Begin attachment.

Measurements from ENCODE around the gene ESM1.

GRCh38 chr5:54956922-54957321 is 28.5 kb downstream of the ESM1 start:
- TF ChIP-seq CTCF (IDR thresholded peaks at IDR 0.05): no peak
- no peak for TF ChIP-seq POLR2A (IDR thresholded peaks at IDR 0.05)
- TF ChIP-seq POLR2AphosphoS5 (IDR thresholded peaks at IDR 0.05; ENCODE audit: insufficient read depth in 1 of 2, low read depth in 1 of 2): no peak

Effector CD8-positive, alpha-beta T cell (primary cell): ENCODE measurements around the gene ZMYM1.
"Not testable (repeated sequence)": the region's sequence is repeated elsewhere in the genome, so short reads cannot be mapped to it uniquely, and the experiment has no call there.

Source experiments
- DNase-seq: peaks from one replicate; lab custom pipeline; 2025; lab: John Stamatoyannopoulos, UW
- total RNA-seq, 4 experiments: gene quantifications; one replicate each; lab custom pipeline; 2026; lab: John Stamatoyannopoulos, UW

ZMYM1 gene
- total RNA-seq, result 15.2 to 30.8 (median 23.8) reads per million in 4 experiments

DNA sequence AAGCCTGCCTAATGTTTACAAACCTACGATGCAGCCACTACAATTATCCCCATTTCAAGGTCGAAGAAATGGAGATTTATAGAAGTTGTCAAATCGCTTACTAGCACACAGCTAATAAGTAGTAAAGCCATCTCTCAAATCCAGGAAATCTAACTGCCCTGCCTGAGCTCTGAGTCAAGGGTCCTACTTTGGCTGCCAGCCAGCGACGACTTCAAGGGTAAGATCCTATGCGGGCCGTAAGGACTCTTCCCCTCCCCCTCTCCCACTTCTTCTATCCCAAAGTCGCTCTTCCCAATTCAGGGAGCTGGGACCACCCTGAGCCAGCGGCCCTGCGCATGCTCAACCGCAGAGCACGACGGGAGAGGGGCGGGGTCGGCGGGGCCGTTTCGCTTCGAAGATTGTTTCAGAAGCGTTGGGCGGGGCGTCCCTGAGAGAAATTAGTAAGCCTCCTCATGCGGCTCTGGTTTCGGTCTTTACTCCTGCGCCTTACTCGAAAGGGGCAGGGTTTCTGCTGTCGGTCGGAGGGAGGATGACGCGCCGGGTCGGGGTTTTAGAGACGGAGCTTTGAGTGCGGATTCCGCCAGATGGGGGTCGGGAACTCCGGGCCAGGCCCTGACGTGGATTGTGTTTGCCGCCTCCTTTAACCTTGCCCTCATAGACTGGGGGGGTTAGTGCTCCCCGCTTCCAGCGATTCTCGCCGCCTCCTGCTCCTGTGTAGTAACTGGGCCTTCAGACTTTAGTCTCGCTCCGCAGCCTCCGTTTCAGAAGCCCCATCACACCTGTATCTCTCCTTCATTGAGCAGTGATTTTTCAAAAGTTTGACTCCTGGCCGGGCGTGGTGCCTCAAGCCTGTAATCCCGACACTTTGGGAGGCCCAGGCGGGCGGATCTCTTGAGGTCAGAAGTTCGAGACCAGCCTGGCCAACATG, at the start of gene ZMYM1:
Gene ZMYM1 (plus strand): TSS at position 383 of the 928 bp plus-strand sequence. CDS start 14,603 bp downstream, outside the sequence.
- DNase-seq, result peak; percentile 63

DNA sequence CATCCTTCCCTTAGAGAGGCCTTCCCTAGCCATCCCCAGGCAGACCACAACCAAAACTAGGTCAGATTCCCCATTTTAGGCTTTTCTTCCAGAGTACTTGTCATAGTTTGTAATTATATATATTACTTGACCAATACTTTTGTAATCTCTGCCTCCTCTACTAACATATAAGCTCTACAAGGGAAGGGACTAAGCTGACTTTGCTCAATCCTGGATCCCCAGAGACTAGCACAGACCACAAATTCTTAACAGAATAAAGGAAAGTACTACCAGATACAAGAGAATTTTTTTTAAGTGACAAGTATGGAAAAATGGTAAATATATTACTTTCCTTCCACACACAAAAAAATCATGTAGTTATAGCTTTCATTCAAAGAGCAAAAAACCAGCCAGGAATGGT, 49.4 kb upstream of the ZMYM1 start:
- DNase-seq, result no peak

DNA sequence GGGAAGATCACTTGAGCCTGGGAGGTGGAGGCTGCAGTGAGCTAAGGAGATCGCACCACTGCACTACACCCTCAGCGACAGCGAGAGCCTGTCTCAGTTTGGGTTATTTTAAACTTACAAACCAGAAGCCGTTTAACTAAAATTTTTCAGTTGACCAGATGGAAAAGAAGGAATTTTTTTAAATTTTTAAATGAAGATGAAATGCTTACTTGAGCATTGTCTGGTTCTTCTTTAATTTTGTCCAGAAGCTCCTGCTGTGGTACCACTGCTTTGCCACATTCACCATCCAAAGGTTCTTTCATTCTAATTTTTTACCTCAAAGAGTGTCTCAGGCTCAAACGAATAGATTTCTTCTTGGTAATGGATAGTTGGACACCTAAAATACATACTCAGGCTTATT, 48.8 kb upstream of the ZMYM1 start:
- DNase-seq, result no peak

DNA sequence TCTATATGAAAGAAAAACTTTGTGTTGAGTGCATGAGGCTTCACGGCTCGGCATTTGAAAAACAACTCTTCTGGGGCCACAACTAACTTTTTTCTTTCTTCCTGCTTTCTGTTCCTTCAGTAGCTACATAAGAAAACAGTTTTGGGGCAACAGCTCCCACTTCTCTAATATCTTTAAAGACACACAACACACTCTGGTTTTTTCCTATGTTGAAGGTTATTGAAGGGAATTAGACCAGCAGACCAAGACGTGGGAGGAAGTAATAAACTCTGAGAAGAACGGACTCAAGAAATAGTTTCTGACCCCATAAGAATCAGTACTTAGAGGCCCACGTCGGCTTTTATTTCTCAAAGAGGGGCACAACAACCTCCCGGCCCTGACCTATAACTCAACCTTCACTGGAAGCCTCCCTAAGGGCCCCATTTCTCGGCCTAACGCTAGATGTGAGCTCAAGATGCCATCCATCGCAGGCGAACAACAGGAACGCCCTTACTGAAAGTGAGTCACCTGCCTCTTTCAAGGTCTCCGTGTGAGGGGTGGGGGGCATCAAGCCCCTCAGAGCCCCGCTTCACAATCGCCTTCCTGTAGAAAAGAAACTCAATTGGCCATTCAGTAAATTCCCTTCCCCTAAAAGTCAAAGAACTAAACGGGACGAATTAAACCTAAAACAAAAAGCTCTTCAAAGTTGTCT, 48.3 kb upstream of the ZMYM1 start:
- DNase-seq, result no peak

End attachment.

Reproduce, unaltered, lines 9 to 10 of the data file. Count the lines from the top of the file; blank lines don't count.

- DNase-seq: peaks from one replicate; lab custom pipeline; 2025; lab: John Stamatoyannopoulos, UW
- total RNA-seq, 4 experiments: gene quantifications; one replicate each; lab custom pipeline; 2026; lab: John Stamatoyannopoulos, UW